The Institute of Engineering and Technology are holding a series of competitions to try and get pupils to consider careers in Science and Engineering. Good luck to them as I don't think the Government are particularly interested. Have a look here

Wednesday, November 18, 2009

Queen's Speech

My advice to all teachers with half a brain is to get out now and retrain as a lawyer. The latest Government 'guarantees' announced in the Queen's Speech will surely open the floodgates for disgruntled parents to complain and sue their children's schools. (And let's be honest, many of them will have a good case) I reckon we also need about 4 million personal tutors immediately, if all the pupils who have 'fallen behind' are to be given one-to-one help; so there's another career choice for you. I can't help wondering if there will be enough teachers left?

But it's all very well promising lots of good things on the teachers' behalf, but what about the other side of this contract? Where is the guarantee that parents will be held responsible for their children? Will they be guaranteed to discipline their children and support the school when it does the same? Where is the guarantee that teachers will be able to teach without endless new initiatives and mindless tick boxing. When will we be able to stop endlessly dumbing down, giving out prizes for nothing and most important of all- when will we be able to get rid of violent nightmare pupils to secure units, preferably deep underground?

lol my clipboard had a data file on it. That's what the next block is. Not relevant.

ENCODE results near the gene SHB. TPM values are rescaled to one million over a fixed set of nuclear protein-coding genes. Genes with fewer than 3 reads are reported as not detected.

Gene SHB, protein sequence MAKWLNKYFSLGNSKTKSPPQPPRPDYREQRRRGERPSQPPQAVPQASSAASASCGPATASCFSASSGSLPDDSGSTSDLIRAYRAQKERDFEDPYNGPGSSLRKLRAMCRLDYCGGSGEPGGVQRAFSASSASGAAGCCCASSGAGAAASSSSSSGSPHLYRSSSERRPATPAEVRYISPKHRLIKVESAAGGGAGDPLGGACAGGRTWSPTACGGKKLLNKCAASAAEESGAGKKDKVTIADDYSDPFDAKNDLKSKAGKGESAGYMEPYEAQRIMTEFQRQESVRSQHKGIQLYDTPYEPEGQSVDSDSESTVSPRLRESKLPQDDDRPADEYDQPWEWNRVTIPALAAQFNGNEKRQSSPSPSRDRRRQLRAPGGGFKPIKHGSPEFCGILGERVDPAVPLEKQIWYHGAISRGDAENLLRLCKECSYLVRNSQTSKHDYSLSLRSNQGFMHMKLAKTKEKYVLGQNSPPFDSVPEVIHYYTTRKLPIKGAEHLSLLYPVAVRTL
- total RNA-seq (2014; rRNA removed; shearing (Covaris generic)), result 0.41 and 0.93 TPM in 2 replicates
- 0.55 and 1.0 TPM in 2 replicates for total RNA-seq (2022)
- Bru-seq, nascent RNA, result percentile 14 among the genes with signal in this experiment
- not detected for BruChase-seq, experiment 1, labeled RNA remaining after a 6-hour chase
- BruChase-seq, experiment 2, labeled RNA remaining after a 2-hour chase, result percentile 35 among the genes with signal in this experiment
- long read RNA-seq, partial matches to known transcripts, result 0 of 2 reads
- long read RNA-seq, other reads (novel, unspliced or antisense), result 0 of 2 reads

Feel free to add a few wills? and whens? of your own

Monday, November 16, 2009

Hsu-Shian Ming

Every age produces a genius who stands above their contemporaries. For example Newton, Einstein and Hsu-Shian Ming


Watched the telly last night for a bit. Whoever said that the adverts are the best bit was clearly barking. I really am sick to death of Christmas; thank God its nearly over.